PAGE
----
The NSA change specifically involves its upstream surveillance collection, and not the agency’s PRISM program, which allegedly spies on U.S. citizens.

Netflix Gains Entry Into China With iQiyi.com Deal

April 26, 2017 by  
Filed under Consumer Electronics

Netflix will finally be able to introduce original content in China in a licensing deal with local video streaming service iQiyi.com, the U.S. company said on Tuesday.

Netflix has struggled to break into the Chinese market, where streaming services are subject to strict data storage regulations and foreign films and television are routinely censored.

Content air times will parallel other regions, a spokeswoman said, who declined to say comment further on the tie-up.

Netflix has played down the possibility of its entry into China in the past year despite its otherwise rapid global expansion.

In October co-founder and Chief Executive Reed Hastings said that prospects for a direct streaming service in the country were slim, and the firm had made no progress in obtaining government approvals.

iQiyi.com is one of China’s largest streaming services and is backed by search giant Baidu Inc. In February it raised 1.53 billion to take on local rivals in a hotly contested market.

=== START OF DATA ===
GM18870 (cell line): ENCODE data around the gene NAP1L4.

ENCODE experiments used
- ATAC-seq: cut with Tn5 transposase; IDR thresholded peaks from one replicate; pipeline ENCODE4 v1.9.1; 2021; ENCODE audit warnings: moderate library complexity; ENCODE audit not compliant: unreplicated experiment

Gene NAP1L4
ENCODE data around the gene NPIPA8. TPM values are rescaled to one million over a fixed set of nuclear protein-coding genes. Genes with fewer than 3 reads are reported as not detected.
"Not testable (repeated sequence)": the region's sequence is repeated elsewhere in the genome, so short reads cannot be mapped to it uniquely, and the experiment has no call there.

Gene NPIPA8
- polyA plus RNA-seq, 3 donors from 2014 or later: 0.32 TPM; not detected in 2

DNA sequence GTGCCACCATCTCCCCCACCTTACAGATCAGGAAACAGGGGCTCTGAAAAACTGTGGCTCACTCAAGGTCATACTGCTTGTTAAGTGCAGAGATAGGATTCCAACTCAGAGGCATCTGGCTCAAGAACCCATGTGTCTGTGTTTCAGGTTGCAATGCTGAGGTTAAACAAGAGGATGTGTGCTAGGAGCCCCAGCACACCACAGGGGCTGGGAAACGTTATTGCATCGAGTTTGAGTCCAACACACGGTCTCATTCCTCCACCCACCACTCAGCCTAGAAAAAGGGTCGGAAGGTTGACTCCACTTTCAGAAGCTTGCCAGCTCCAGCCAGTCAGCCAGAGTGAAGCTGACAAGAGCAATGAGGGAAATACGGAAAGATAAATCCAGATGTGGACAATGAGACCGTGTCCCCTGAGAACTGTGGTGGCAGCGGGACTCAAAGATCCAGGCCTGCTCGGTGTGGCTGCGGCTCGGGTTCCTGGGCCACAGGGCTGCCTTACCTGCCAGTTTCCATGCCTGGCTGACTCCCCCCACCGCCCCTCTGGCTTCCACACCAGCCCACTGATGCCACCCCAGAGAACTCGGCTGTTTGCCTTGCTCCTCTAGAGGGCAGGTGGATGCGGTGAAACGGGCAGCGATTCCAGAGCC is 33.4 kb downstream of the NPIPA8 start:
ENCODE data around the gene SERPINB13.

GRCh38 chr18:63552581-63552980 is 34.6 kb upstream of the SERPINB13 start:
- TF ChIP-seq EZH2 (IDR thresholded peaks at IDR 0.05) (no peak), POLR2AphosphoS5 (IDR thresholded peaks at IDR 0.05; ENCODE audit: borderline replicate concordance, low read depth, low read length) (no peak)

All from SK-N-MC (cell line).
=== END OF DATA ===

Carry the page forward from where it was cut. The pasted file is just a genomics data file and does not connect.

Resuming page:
This month Netflix forecast a global increase of 3.2 million subscribers in the second quarter, far outpacing analysts’ estimates of nearly 2.4 million.

Security Researcher Develops Method To Test For NSA Spying

April 24, 2017 by  
Filed under Around The Net

Wondering lately if your PC has  been infected with a suspected NSA spying implant? A security researcher has come up with a free tool that will find out.

Luke Jennings of security firm Countercept wrote a script in response to last week’s high-profile leak of cyberweapons that some researchers believe are from the National Security Agency. It’s designed to detect an implant called Doublepulsar, which is delivered by many of the Windows-based exploits found in the leak and can be used to load other malware.